Distressed Retailer Party City May Cut Debt With Bond Deal
(Bloomberg) -- Party City Holdco Inc., the retailer that has been trying to reduce its $2 billion debt load as social distancing scraps celebrations, will try to convince creditors to sign a deal that would trim its borrowings and inject fresh cash into the company.
The company reached an agreement with holders of more than 52% of its bonds that would give them a mix of equity in the business and new notes, according to a Party City statement Friday. The deal would still need the approval of 98% of its bondholders before completion.
“The agreement announced today demonstrates the confidence of certain of our bondholders in our strategy and leadership team, and we appreciate their support for our long-term success,” Chief Executive Officer Brad Weston said in the statement.
Party City has been working with restructuring experts from AlixPartners LLP to cut debt after poor Halloween sales and last year’s helium shortage, which cut into balloon sales. The Covid-19 pandemic hit the company in two ways: shutdowns across the country closed its retail outlets and prohibitions against gatherings may have cut demand for its products.
The company owns some of its stores and franchises others. Earlier this week, a group of stores owned by a Party City franchisee in North Carolina filed bankruptcy, blaming the pandemic-related shutdown of businesses. No Party City owned store has filed bankruptcy, the company said.
The company did not say what would happen if it misses the 98% threshold, according to an email response to questions. “Party City has no plans to file for bankruptcy at this time, and the agreement with certain of the company’s bondholders does not contemplate a bankruptcy filing,” the company said.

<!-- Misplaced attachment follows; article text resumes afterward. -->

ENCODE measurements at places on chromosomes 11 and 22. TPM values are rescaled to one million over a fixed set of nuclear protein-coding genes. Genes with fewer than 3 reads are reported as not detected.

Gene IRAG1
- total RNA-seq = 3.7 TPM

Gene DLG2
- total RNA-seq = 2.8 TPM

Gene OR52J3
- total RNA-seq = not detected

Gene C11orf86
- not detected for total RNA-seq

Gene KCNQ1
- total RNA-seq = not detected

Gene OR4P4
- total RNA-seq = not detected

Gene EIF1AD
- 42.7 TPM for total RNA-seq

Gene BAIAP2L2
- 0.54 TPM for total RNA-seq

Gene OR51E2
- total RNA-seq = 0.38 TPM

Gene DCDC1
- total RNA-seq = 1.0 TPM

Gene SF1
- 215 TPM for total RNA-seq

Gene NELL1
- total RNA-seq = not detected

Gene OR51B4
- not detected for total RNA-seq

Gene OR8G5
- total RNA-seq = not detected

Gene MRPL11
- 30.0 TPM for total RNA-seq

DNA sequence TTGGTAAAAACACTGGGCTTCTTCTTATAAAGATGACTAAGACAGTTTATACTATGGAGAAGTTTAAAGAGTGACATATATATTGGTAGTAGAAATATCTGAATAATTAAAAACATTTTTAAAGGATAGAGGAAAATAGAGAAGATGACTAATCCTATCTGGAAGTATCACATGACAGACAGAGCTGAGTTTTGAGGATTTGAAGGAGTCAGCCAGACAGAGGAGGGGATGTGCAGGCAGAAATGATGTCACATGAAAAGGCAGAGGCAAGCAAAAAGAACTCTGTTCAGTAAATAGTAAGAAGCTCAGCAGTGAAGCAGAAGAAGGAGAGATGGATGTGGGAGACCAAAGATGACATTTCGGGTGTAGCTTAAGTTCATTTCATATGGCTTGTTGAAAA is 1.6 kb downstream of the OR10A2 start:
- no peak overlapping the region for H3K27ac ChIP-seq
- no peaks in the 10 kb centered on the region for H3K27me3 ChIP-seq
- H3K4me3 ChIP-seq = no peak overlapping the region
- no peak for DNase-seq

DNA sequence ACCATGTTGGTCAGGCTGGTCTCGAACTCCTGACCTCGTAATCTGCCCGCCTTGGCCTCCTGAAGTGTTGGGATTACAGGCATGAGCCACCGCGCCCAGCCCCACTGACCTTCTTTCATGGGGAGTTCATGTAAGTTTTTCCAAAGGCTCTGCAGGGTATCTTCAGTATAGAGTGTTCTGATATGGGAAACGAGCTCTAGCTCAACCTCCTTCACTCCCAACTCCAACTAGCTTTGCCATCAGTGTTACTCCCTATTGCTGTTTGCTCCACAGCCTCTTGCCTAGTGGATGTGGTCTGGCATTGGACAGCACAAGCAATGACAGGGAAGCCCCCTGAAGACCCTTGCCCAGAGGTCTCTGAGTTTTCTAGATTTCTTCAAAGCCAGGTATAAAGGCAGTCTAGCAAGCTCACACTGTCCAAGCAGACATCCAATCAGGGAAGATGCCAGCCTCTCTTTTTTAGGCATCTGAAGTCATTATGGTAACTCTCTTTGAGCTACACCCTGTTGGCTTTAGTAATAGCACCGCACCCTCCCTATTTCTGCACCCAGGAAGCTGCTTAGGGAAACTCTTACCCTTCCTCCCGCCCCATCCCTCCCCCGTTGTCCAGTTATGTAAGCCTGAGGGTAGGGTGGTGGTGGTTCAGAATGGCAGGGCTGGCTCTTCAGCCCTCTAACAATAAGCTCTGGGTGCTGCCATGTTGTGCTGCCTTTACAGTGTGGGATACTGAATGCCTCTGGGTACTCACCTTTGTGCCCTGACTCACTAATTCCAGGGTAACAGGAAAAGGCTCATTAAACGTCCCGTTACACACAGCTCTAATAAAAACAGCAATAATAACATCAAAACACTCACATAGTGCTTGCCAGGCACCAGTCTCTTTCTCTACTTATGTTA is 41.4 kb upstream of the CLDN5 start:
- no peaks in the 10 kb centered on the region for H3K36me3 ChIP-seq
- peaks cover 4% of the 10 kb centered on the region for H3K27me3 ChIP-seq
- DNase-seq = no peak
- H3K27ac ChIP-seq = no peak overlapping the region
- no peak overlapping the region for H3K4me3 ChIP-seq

The chain found a niche when it first opened in 1986, with its vast repositories of disco balls, streamers and Santa hats. But its goods are now available online and at mass merchant competitors. Still, it is bolstered by its wholesale business.
In March, it said it was suspending its 2020 guidance as it shuttered stores amid the virus. It had a loss of $533 million last year.
The deal, which the company said would cut its debt by about $450 million and raise $100 million of new capital, was struck with some holders of the company’s 6.125% notes due in 2023 and its 6.625% bonds due 2026. Bondholders would get:
- Shares of Party City representing nearly 20% of outstanding common stock
- About $100 million of new second-lien 10% notes due in 2026 that would be issued by a newly formed subsidiary
- $185.0 million of variable rate senior secured notes due 2025 to be issued by the parent company
The company is also launching a rights offering and private placement that in all would raise about $100 million of new capital from the sale of 15% notes due 2025. That includes a private transaction with Barings to purchase $40 million of the first-lien notes.
After the announcement, shares of Party City soared 78% to $1.82 in pre-market trading Friday before retreating to $1.44 at 11:21 a.m.
©2020 Bloomberg L.P.